Recently posted quotes:

"There is no distinctly American criminal class - except Congress." Mark Twain (1835-1910)

“Be thankful we're not getting all the government we're paying for.” -Will Rogers (1879-1935)

"Stability in government is essential to national character and to the advantages annexed to it." -James Madison (1751-1836)

"Liberty must at all hazards be supported." -John Adams (1735-1826)


Tuesday, September 11, 2018

Finalist - Writer Advice's Flash Travel Contest



Just received word that I have been selected as one of the nine nationwide Finalist in the Writer Advice’s Flash Travel Contest. https://www.writeradvice.com

I’m excited! Worked hard on this getting the original down to the “Flash” size requirement. I bet I made twenty (maybe more passes on the original).

Winner should be selected and notified by the 19th of September. (Next week)

Topic: How-I-Spent-My-Summer-Vacation – from dream trips to hikes in the wilderness to space travel to luxury vacations to exploration gone awry – the protagonist’s take on what happened and why it matters.


Howard

Thursday, May 17, 2018


Brazos Valley Book Festival

Check out the article in the Bryan Eagle from 16 May 2018!

Good discussion of former residents coming back to share their work with the community they grew up with.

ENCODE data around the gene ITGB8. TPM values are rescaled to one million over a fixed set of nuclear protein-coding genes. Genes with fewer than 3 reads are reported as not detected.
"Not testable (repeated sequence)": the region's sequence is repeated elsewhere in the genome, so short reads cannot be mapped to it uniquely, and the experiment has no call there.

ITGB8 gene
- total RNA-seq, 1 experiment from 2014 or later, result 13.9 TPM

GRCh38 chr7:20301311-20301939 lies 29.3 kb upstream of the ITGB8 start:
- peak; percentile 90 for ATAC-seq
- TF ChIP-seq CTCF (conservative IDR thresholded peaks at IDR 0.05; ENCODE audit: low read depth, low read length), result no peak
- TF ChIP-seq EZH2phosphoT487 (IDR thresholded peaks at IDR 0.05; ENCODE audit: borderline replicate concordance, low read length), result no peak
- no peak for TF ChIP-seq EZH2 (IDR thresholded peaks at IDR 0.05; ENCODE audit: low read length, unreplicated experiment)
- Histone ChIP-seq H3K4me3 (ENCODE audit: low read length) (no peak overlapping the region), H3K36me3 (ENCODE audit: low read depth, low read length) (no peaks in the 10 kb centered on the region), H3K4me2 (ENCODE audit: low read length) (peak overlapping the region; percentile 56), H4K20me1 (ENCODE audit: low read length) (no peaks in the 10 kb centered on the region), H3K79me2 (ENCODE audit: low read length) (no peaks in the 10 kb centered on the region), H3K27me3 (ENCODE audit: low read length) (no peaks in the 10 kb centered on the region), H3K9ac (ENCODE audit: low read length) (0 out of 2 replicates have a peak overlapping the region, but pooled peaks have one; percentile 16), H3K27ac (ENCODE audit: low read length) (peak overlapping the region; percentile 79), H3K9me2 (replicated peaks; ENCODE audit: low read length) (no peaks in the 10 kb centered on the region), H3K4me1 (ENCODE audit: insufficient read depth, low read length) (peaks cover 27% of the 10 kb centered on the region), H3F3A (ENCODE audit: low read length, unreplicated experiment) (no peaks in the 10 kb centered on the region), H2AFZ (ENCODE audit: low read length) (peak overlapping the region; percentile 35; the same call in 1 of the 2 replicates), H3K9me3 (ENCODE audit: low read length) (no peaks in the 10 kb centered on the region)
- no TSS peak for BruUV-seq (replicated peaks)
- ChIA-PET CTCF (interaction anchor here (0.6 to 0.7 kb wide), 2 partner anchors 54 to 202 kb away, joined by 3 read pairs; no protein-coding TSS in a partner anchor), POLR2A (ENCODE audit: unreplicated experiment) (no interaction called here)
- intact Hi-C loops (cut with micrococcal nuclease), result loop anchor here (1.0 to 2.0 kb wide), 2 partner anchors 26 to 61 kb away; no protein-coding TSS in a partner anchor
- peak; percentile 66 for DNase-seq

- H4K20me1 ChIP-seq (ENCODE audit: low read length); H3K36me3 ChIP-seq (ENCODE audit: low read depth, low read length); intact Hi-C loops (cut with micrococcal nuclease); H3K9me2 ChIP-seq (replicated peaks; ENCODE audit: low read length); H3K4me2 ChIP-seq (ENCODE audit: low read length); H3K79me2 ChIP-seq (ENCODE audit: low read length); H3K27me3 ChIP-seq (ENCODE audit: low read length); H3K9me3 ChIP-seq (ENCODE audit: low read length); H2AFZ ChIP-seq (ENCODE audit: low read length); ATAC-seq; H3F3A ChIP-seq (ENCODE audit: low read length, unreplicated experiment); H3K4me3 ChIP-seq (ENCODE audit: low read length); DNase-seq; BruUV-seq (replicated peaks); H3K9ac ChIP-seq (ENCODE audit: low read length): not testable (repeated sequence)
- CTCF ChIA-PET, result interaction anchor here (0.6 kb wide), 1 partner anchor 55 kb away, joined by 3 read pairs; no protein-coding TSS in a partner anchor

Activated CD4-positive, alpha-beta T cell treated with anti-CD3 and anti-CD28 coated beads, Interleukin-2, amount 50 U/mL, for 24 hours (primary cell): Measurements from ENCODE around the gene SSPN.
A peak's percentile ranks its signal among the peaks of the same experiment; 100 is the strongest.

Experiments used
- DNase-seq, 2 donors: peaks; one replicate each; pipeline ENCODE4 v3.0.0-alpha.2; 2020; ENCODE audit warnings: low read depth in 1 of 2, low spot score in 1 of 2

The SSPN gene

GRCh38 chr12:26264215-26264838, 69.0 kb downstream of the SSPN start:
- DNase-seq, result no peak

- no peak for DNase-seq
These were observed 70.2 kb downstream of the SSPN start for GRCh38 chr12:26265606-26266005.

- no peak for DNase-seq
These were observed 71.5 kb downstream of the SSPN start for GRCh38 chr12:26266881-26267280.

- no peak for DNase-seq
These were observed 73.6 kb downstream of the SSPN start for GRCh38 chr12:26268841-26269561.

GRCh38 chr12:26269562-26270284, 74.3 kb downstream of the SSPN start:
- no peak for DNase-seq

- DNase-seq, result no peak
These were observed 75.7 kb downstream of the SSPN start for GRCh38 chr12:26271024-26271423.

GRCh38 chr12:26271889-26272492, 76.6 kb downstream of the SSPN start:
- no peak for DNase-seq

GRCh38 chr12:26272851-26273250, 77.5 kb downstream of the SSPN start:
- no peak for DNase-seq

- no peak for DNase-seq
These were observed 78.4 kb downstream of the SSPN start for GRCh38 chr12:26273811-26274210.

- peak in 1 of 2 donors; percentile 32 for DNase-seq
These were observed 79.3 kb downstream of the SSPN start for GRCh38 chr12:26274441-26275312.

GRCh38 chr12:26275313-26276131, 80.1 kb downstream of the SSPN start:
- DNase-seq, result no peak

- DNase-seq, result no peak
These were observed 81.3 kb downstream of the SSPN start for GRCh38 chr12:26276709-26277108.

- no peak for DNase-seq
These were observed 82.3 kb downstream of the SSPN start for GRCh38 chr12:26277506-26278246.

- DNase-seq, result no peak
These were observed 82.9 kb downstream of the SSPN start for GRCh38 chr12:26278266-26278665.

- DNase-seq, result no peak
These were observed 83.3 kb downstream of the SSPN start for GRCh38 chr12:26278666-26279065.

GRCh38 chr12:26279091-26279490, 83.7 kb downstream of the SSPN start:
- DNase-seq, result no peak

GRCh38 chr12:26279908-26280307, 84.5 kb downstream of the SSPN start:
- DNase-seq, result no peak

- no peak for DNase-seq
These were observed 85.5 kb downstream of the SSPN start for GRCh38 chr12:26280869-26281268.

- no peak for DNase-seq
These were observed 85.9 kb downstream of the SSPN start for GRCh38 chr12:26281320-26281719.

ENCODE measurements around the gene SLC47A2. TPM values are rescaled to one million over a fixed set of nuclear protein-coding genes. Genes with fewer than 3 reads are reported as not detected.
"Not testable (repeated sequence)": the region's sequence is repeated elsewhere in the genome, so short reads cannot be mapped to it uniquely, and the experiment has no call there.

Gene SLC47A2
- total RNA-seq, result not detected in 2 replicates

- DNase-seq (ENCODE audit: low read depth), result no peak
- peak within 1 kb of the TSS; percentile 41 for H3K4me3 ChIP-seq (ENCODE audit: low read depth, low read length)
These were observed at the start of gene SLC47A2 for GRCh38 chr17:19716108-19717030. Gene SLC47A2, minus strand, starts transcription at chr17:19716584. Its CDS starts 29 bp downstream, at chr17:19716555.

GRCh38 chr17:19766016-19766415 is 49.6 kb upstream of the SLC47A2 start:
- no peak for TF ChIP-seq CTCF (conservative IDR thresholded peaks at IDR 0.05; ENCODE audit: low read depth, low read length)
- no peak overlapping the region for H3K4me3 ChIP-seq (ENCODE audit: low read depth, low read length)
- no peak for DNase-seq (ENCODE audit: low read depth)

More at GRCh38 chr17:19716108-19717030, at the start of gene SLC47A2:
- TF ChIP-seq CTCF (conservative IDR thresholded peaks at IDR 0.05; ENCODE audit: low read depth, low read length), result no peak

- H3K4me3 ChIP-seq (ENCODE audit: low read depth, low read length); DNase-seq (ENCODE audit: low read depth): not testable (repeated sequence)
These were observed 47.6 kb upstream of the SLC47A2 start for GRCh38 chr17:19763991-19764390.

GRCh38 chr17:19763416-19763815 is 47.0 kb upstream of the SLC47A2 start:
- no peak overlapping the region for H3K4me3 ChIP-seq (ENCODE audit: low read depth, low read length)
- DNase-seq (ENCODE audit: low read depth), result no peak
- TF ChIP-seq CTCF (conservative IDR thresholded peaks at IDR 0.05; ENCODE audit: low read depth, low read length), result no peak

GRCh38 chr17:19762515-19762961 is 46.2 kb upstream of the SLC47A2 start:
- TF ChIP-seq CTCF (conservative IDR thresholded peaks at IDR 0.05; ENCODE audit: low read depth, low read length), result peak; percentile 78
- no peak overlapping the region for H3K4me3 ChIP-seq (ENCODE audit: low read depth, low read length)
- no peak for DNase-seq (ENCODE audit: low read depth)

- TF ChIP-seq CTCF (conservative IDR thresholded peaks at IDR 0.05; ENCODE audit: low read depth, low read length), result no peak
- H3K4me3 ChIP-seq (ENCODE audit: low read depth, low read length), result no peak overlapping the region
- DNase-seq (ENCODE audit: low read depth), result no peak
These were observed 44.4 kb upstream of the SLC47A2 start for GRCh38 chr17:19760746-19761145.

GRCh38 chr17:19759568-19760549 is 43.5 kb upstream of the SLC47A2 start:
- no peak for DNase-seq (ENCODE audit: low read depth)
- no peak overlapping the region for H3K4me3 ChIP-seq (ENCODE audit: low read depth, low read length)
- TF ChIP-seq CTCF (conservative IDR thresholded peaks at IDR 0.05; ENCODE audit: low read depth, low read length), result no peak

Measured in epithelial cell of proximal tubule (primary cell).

Extracted from Eagle Article:

After having to reschedule twice, the Brazos Valley Book Festival is coming to Bryan on Saturday, bringing local and other Texas authors to the Palace Theater.

The purpose of the book festival -- one of about six put on by the Texas Association of Authors and the Book Festival Network around the state -- is to connect authors and readers.

"It's just kind of a homecoming," Ernie Lee said, noting his fellow Stephen F. Austin High class of '65 classmate Howard Hatfield will also be participating in the first Brazos Valley Book Festival.

Ernie Lee

Aspiring writers of all ages can leave the festival having met and interacted with best-selling and award-winning Texas authors.

The most difficult part about being an author, Lee said, is getting the word out about your books and getting that work into people's hands.

"Without book fairs around the state and country, that would be much, much more difficult," the Bryan native said.

For Hatfield, Saturday's festival will only be his second as an author. His first was in October in Austin, where he currently lives.

John Howard Hatfield

"This author thing is kind of new to me," he said. "I've written all my life, but never took it this far."

In addition to gaining more festival experience, Hatfield said, he enjoys talking with people, which he will get to do at the free festival.

"I am basically a storyteller, so I've been doing that all my life," he said.
"Basically my book is a collection of stories I used throughout my career to solve leadership problems. I just really enjoy talking. I meet people everywhere, and I sort of make them talk."

See the entire article at:




Thursday, May 10, 2018

Brazos Valley Book Festival

Saturday next (19 May 18), I will be working the Brazos Valley Book Festival in Downtown Bryan, Texas.

It’s been a while since I’ve been able to get out and interact with my fans and meet, greet and talk with the general public. I’m really looking forward to seeing what it’s like again plus having the thrill of telling some stories and hawking the book’

Come out and see us.